Nicole Schaefer walked into Tribal Weaver to find an interesting piece of jewelry. She walked out with a job.
Five years later, she owns the store with another former employee, Lydia Rasmussen.
The opportunity proved to be exciting and unexpected for the pair, but the work has been perfectly in line with their passions and goals.
Rasmussen worked on and off at Tribal Weaver for four years before she and Schaefer became co-owners. In her time away from Grass Valley, she majored in the history of art and visual culture, with an emphasis on non-Western art, at the University of California, Santa Cruz.
After completing her degree, she considered teaching or working in a gallery and decided to return to Grass Valley.
Rasmussen had stayed in touch with the previous Tribal Weaver owners, Dan and Patricia Tannenbaum, who offered her the chance to purchase the store. She seized the opportunity.
Her interest in teaching has carried over into her work with Tribal Weaver, where she can educate patrons on the history and nuances of cultural and religious pieces.
“When you start looking at art from a non-Western perspective, it opens up a whole new world and makes you think about cultures in another way,” she said.
For instance, a Buddha statue may seem like a generalized piece of Buddhist culture to the average person, said Rasmussen, but such objects are sacred deities with details and history.
“You see the different details like the clothing or hand postures and how much more significance they carry, which just gives you a different understanding,” she said. “So when you take it home, you have a lot more thought behind it than just, ‘This is an aesthetic piece.’ It might represent love or beauty or family.”
Schaefer uses her interest in jewelry-making to help customers.
Her favorite part is when she has the chance to make someone’s day, such as when a regular customer needs to replace a cherished item or find the perfect gift.
As a former army wife, Schaefer has traveled the globe and lived in places as far away as Kitzinten, Germany, Augusta, Ga., and Tacoma, Wash.
She gave birth to her first child, Serena, 12, while in Germany before returning to Grass Valley when her husband was deployed to Iraq.
Once back in Nevada County, she got news that she was pregnant with a second child.
“It was especially difficult when I think about what a short time period it was,” she said of moving while juggling her relationship and caring for Serena.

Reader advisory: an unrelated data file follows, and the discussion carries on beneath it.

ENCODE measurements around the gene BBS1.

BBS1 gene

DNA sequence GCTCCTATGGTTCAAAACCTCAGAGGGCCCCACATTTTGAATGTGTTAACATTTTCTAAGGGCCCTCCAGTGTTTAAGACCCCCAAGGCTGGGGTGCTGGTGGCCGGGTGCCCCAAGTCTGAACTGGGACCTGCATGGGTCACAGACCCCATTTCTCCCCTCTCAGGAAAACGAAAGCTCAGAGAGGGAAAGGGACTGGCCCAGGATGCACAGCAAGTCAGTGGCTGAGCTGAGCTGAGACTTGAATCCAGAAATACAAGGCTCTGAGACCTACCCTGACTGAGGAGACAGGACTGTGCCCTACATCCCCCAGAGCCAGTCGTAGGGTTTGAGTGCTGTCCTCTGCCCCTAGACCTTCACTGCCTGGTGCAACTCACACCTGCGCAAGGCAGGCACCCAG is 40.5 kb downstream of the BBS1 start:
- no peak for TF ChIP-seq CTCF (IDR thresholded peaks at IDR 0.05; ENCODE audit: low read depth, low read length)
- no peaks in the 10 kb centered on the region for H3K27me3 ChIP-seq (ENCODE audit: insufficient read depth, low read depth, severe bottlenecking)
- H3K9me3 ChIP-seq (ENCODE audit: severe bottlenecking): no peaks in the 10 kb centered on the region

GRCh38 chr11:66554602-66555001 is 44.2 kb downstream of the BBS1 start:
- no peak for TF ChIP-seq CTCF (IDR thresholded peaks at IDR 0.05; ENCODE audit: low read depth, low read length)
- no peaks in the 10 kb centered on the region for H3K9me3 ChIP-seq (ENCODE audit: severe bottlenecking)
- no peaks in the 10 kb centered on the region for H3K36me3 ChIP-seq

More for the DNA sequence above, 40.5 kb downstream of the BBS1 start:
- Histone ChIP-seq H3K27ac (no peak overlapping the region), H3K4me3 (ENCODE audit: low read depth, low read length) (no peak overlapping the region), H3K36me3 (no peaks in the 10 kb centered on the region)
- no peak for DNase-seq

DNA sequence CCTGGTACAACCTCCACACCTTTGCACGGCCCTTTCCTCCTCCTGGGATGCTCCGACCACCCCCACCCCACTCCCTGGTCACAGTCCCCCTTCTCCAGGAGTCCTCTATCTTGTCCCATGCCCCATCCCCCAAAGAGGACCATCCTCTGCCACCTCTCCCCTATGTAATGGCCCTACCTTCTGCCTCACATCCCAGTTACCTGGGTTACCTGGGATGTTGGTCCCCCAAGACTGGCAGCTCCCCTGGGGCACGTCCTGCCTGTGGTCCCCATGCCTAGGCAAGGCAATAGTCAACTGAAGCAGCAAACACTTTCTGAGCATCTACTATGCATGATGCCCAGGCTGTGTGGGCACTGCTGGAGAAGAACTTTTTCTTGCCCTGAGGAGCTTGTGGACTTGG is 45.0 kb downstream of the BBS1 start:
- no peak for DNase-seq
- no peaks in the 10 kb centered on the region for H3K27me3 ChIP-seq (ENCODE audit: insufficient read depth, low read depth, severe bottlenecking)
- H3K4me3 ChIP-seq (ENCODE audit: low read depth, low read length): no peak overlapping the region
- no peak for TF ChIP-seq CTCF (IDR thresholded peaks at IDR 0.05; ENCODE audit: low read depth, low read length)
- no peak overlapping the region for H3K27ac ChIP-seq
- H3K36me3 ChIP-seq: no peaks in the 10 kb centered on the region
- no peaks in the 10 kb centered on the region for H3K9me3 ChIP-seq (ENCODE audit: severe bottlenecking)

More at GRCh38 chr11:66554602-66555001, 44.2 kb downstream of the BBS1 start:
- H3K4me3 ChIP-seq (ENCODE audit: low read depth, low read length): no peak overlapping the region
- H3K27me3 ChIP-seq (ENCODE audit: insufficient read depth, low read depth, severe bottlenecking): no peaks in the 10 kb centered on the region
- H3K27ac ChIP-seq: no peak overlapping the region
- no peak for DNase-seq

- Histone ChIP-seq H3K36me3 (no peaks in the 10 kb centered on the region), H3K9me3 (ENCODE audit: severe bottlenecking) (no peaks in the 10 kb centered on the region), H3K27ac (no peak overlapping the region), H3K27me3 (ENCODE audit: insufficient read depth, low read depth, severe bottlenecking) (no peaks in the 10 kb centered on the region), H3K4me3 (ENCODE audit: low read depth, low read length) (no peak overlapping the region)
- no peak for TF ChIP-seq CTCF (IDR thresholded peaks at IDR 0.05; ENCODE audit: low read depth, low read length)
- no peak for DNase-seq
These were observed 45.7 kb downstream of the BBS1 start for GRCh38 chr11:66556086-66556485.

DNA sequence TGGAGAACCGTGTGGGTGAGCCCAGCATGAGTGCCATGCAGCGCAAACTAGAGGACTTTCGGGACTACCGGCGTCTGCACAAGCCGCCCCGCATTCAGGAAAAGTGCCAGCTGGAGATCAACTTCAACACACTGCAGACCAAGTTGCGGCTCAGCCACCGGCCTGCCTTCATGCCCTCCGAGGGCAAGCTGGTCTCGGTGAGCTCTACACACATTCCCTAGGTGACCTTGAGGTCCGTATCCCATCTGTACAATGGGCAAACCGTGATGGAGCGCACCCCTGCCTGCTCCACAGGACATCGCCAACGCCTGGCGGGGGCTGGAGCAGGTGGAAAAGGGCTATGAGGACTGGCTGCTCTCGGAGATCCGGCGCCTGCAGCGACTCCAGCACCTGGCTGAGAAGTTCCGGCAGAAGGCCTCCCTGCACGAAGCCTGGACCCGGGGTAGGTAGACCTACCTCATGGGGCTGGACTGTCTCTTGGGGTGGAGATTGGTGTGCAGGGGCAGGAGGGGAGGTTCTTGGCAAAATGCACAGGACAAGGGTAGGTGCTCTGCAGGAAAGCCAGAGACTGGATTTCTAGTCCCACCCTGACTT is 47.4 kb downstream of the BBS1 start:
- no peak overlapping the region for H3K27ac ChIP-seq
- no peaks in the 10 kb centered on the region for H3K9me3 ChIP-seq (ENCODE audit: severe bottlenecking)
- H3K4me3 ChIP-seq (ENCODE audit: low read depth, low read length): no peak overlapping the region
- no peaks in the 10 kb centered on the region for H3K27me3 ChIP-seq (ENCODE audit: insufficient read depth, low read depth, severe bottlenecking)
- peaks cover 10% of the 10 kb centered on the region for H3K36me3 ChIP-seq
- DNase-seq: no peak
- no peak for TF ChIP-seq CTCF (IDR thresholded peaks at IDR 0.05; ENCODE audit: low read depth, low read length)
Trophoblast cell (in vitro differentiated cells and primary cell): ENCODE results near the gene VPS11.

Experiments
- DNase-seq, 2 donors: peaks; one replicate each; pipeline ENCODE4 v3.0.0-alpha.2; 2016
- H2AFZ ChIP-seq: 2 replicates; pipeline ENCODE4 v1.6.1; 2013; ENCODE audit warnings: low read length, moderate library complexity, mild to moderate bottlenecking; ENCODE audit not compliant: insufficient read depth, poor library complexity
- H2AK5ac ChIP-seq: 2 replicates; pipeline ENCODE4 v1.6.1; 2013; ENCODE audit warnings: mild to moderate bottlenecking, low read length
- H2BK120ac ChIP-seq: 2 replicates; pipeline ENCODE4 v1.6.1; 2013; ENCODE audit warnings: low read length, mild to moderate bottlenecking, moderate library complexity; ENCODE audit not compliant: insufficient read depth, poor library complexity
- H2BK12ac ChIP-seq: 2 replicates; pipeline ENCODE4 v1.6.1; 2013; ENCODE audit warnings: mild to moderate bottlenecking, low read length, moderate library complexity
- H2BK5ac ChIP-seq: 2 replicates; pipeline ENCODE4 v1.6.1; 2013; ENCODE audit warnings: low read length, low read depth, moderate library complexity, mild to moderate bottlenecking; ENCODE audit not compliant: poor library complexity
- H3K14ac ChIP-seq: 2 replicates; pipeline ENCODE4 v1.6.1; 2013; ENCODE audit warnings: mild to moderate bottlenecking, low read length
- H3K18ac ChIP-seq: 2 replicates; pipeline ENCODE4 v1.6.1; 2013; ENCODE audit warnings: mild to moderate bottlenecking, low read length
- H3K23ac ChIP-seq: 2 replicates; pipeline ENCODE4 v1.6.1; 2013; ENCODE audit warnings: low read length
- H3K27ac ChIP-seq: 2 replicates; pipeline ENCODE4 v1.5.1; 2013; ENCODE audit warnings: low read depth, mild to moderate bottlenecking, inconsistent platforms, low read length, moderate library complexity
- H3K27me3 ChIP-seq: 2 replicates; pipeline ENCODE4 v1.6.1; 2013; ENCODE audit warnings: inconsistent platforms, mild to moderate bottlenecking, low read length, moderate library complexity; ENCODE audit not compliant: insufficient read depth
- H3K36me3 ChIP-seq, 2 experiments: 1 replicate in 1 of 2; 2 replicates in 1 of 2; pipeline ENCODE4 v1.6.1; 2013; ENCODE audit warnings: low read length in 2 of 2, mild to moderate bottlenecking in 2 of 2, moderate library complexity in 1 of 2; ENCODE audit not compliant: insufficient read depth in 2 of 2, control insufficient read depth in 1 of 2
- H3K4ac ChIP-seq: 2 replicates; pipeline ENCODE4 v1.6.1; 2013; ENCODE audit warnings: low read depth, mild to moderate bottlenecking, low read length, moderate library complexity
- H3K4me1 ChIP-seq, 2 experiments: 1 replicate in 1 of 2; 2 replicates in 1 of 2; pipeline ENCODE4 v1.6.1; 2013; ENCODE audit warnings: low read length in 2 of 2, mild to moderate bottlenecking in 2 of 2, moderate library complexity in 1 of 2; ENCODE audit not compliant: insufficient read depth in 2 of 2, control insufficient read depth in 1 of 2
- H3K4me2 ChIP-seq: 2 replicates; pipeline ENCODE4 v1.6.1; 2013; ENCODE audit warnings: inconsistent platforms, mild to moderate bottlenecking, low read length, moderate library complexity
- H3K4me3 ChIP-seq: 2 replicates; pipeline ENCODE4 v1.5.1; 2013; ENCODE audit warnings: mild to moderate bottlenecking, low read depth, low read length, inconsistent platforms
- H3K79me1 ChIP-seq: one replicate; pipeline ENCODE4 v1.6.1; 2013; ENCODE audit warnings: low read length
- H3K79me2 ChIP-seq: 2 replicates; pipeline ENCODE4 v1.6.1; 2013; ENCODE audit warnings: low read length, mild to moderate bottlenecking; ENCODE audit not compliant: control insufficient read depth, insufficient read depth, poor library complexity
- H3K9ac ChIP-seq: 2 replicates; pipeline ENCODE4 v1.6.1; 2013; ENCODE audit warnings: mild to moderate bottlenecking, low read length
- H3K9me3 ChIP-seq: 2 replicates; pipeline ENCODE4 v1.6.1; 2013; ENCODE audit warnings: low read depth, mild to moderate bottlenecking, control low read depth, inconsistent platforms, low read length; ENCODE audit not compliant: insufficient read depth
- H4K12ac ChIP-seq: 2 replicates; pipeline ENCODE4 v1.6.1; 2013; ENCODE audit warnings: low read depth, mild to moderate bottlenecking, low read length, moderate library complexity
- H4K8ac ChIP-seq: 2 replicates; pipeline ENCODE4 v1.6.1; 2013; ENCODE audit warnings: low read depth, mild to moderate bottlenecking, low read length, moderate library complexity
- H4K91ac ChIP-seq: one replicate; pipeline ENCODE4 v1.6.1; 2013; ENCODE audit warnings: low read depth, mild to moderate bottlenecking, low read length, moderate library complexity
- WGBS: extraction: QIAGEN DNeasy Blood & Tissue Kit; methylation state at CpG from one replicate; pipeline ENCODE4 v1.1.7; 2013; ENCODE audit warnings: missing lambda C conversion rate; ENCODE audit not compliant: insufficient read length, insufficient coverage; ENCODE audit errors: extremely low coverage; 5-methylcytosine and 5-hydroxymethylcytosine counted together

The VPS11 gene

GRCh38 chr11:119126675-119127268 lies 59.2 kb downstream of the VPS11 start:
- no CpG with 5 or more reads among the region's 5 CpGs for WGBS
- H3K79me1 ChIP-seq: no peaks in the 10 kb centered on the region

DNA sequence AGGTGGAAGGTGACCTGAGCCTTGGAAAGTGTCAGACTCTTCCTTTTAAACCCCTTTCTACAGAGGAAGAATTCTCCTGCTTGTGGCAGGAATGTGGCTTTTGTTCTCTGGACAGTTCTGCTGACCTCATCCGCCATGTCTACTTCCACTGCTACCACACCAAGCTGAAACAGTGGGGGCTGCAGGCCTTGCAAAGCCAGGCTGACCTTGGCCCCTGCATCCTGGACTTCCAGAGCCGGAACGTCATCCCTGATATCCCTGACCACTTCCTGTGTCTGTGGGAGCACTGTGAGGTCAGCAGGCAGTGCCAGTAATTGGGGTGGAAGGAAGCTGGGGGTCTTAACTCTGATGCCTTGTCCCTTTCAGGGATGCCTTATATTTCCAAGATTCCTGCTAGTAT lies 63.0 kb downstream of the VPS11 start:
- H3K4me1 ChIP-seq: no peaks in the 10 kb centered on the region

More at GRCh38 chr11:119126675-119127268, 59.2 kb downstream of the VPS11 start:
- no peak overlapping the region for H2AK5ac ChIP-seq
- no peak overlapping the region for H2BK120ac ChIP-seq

Yet despite the difficulties and uncertainty she experienced, Grass Valley remains her favorite place to live, Schaefer said. After her travels, she sees Nevada County in a different light than she had before.
“When you’re a kid growing up here, you think there’s nothing to do, and you can’t wait to get out,” she said. “Having lived in those other places, I feel really appreciative.”
The people and the environment are more open and friendly in Nevada County, Schaefer said.
“Georgia especially was very different for me, and Washington was a lot like here but more rainy,” she said. “Everywhere I lived seemed more like a big city where people didn’t connect.”
And the connections she formed in Nevada County are what led her to where she is now, as it was an acquaintance who worked at Tribal Weaver who first suggested that Schaefer apply.
The job allowed her to quit delivering newspapers, which had made caring for her two children difficult.
Schaefer has now been at Tribal Weaver for five years, three as an owner. The store offers a host of worldwide-imported goods that include clothing, purses, accessories and body jewelry.
“The importers are from this area or live in this area and import from Bali and Indonesia, Nepal and India,” said Schaefer.
This year marks the shop’s 20th anniversary, and Rasmussen and Schaefer are celebrating with a promotion offering 20 percent off a different store item every month in 2013.
To contact Staff Writer Jennifer Terman, email email@example.com or call 530-477-4230.